I used to love drawing as a young lad, even though I was terrible at it. But I'd spend all day in class doodling and scribbling and not paying attention to the word learns that teech gave us. Army men shooting monsters. Half-man/half-animals fighting half-man/half-women. It was a grand old time. I need my Eight Simple Things to break up the monotony of "facts" and "statistics" sometimes, so there could be some drawin's.

Here's drawing one for 2012:


Winner of this results in your own personal picture of half-animal vs half-gender.

Other Close Tie(tan)s

Sorry 'bout that. You'll forgive me by week one, I know it.

Besides Hasselbeck and Locker, there are other familiar faces and names on the Titans, and by that I mean Steve Hutchinson, Jordan Babineaux, and some front office people that don't have familiar faces. They are more like faces that you went to 3rd grade with and then they moved away to Prosser. Unless you're from Prosser, and then maybe they moved to Kent. No, not really that either because I have no idea what Lake Dawson's face looks like. I'm picturing Blair Underwood though.

Wow, preseason, am I right?

Besides Hutch and Babs, the other ties include: Titans defensive coordinator Jerry Gray, who was with Seattle in 2010 as defensive backs coach. Senior executive VP and COO Mike Reinfeldt, who was Seahawks senior VP from 99-03 and VP of football operations from 05-06. GM Ruston Webster was the Hawks VP of player personnel from 06-09. Dawson's Lake was Seattle's pro personnel assistant from 01-04 and assistant director of pro personnel from 05-06 and is now VP of player personnel in Tennessee. And you guessed it, Tim Ruskell is a Titans scout.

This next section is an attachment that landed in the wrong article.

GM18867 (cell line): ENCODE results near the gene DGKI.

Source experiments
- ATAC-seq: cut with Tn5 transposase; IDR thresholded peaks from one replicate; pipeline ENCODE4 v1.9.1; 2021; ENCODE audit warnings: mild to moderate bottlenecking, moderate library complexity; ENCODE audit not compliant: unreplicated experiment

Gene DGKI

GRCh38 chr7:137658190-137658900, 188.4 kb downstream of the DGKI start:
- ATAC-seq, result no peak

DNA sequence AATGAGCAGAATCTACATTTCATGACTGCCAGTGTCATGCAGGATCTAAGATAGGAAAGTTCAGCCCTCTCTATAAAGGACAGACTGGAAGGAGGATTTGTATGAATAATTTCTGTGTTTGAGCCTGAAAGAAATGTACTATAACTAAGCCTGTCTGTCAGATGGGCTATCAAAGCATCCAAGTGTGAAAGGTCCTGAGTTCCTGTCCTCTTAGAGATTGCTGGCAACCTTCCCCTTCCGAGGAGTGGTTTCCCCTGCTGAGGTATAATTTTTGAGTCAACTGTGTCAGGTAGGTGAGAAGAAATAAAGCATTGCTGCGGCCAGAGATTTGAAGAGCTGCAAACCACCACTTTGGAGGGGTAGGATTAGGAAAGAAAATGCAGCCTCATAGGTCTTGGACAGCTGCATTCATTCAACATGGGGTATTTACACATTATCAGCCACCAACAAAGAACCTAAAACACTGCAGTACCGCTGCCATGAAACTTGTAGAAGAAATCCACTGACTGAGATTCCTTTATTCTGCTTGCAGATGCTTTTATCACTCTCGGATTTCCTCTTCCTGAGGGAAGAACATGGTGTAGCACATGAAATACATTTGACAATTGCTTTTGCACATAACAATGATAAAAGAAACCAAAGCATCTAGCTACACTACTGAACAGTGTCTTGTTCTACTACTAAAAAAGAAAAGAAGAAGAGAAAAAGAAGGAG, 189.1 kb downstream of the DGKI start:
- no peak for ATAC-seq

They say that the easiest way to find a job is to ask a friend. Well, maybe "they" don't say it, but I certainly say it. Seems like every job I've ever gotten started with a recommendation from a friend. You fill out 250 applications when you're unemployed and get zero callbacks but you have one friend hand in your resume for you and BOOM! Interview. I guess you can't get any callbacks on any of those other applications or resumes because they all hired someone's friend or nephew. How the hell does stay afloat? I'm going to start a website called because every new job starts with you asking a friend, "Hey, you guys hiring?"

Then there's always that awkward time when a friend asks you that and you're like, "uhh.... nooooo." but you know that you are, however this isn't the guy that you're putting your reputation on the line for.

Well, I guess the NFL works like that too.

Reinfeldt: Hello?

Ruskell: Hey Mike, it's Tim.

Reinfeldt: puts phone to shoulder

Reinfeldt: Hey Tim!

Ruskell: Hey, you guys hiring?

Reinfeldt: uhh... well...

Ruskell: Anything?!?

Reinfeldt: S-


8. The Videos

I'm not saying that every Eight Simple Things is going to have a video, but this one sure is!

I know not everyone is a fan of the video content as of yet, and I understand that. But as long as SBNation tells me to keep doing them, I'm going to keep doing them. Hopefully as the season kicks off, I can start catching back up to the other NFL blogs, as they are doing more views than me so far. Aww nuts! But I'll just focus on the content for now. That's why I tried to make one good video to help make up for the second one :)

Terrell Owens is a Seahawk

I've Got a Secret

Follow Me on Twitter because when the season hits, we're going to have a lot of fun on tweet-ter.

Foot-ball Sea-hawks Lets-GO!